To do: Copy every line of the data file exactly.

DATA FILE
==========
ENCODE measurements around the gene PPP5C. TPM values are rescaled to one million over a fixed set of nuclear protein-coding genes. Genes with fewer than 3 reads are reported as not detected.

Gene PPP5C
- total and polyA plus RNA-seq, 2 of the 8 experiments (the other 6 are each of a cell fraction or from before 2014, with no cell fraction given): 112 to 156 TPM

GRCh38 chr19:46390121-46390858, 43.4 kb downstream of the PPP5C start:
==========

ENCODE measurements around the gene PPP5C. TPM values are rescaled to one million over a fixed set of nuclear protein-coding genes. Genes with fewer than 3 reads are reported as not detected.

Gene PPP5C
- total and polyA plus RNA-seq, 2 of the 8 experiments (the other 6 are each of a cell fraction or from before 2014, with no cell fraction given): 112 to 156 TPM

GRCh38 chr19:46390121-46390858, 43.4 kb downstream of the PPP5C start: